In the print edition of the Times this morning, McNulty reviewed the now-closed three-performance Hollywood Bowl version of the ubiquitous Chicago, and the Times editors gave it an enormous spread that was roughly the equivalent of what Sunset Boulevard received when it received its American premiere in LA nearly two decades ago. Of course the Bowl, with its enormous capacity, draws huge audiences. Its summer musicals are packed with the names of TV and movie celebrities; those Hollywood names help keep the Hollywood Bowl filled. Many of those in the audiences have probably seen at least four or five renditions of Chicago over the past few decades — and without star names, they might not have bothered with one more.
One of the advantages of Musical Theatre West’s location in Long Beach is that the company certainly doesn’t feel nearly as much pressure to cast on the basis of Hollywood celebrity (and it probably wouldn’t be all that successful if it tried). Instead, it can concentrate on who’s right for the role, and its focus can be on theater names instead of mass-media phenoms.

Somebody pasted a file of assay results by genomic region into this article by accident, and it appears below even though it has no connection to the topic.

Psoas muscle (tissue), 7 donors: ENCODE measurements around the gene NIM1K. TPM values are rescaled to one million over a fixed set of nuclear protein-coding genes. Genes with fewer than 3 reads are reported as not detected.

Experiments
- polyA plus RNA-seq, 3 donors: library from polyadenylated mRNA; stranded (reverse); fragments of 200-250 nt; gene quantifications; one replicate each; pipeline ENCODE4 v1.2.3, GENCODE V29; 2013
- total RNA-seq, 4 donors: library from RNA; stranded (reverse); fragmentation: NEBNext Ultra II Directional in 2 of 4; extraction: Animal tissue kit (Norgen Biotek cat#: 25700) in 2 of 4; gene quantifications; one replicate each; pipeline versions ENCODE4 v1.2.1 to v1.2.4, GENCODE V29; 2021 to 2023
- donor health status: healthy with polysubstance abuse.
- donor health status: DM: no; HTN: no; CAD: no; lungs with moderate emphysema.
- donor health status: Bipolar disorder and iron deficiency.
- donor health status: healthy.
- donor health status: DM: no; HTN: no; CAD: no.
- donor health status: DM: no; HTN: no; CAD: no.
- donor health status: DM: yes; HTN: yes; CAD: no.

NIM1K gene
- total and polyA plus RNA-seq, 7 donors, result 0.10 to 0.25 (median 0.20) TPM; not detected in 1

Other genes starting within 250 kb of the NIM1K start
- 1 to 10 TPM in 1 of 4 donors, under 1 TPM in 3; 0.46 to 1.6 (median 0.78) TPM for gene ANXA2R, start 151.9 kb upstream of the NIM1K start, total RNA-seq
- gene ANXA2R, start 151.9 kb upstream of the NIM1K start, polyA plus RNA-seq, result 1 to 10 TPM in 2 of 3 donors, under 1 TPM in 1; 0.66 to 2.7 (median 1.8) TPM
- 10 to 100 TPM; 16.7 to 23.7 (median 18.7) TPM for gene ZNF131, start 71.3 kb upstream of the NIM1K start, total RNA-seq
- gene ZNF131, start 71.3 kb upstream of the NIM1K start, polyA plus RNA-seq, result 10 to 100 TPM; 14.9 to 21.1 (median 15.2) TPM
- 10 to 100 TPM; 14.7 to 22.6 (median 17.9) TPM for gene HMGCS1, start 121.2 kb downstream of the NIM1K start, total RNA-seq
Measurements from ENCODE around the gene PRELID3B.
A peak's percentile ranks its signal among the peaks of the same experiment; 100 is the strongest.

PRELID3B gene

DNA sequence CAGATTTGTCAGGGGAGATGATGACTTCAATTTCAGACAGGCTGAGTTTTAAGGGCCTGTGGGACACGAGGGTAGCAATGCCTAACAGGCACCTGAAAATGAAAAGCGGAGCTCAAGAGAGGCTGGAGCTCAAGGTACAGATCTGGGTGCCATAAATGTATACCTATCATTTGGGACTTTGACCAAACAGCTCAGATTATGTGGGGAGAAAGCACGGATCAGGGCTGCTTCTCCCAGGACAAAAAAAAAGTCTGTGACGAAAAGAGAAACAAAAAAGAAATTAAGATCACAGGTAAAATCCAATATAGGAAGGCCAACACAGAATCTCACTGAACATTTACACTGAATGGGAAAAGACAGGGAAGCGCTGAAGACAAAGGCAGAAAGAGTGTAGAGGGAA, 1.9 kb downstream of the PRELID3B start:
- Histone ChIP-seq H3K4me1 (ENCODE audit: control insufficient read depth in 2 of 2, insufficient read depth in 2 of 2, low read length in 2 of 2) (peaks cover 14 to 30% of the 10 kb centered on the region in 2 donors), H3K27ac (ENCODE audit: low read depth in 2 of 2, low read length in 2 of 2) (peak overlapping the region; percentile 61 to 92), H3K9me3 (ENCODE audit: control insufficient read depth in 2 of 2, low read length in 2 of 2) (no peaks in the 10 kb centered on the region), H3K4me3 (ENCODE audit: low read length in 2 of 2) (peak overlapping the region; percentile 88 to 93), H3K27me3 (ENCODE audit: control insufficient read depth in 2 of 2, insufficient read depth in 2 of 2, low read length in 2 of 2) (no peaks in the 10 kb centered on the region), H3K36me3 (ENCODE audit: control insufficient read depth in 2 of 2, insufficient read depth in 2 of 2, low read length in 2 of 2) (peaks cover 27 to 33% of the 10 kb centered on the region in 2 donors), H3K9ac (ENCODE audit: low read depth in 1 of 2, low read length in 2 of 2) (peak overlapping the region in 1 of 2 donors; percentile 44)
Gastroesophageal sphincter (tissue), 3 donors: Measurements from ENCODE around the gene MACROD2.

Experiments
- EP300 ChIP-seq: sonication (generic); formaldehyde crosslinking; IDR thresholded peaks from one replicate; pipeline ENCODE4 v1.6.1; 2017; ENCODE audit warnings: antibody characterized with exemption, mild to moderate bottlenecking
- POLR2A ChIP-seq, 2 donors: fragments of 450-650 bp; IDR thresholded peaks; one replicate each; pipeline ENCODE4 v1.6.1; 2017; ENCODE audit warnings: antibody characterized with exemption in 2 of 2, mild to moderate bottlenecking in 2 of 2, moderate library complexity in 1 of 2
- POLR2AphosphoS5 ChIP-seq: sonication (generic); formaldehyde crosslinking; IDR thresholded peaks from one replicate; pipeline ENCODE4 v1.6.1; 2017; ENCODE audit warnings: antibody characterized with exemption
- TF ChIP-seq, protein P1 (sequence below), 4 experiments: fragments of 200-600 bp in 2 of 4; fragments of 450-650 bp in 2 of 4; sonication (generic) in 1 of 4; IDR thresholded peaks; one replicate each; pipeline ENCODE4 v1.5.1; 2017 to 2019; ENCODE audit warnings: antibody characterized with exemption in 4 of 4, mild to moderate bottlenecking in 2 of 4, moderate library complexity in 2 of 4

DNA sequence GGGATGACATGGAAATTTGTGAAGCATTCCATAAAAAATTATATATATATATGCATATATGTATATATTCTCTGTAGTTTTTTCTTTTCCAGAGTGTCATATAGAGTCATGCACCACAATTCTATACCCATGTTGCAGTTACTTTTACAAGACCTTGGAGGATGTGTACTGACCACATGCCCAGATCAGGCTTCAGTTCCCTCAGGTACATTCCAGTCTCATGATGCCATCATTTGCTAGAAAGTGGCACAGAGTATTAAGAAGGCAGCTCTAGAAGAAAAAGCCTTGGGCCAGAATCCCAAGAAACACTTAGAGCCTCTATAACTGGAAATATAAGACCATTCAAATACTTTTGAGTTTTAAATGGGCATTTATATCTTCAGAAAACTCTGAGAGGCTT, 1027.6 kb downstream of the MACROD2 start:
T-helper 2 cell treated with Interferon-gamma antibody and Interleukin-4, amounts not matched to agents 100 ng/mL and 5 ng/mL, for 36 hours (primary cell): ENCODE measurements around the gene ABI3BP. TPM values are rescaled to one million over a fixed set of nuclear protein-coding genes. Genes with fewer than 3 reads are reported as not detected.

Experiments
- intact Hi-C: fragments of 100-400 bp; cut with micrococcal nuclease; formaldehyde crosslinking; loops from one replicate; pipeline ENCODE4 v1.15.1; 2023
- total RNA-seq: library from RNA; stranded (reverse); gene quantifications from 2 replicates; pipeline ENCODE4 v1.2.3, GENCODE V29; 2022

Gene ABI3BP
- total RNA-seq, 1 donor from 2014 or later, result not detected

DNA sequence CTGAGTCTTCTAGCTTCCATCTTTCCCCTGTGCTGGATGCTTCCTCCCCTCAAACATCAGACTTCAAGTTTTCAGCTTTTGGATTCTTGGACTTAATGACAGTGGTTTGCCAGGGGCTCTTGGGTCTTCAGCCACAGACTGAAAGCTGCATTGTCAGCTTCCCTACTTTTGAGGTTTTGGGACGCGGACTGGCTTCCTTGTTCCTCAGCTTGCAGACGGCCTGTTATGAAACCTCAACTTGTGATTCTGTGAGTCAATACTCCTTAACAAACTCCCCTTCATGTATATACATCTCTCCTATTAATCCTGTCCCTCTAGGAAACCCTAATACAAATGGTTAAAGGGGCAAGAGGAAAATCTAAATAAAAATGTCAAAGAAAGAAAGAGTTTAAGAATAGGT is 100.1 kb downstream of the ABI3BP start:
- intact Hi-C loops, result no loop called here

And so in Sunset Boulevard, we saw Valerie Perri — who’s best known in these parts for playing many versions of Evita over the years — as Norma Desmond. David Burnham, playing Joe Gillis, is known for The Light in the Piazza. Norman Large, playing Max, has had an “extremely varied” career, as his bio notes, including five Ovation nominations, opera, Broadway, and yes, Star Trek guest roles and Pretty Woman.
Some might argue that a show about a woman who is proclaimed to be “the greatest star of all” needs a bona fide star playing that role. But it has been years since Norma could legitimately claim that title, and besides, non-stars can often play stars well. While Perri is not famous on the level of Glenn Close, she played Norma just as well as Close did in the US premiere, and she may well have sung the role even better. I’d have to go back and listen to Close’s recordings to verify that, but Perri delivered one knockout number after another on Saturday. She also succeeded in capturing the 50-year-old character’s vitality as well as her fragility.
Burnham looks younger than some of the Joes I’ve seen, but he seemed to grow older before our eyes as he delivered Joe’s most knowing lines. His looks made Norma’s more cougar-like moments more stark and intense. And he, too, handled the songs beautifully, including some of the show’s more awkward as well as some of its wittier lyrics.
Large loomed large as Max, with every perfectly controlled note and every glowering look leaping off the stage, enhancing our understanding of a character whose own life has been tarnished almost as much as those of Norma and Joe. At least by the time I saw Sunset on the closing weekend, the rest of the ensemble and technical elements were razor-sharp.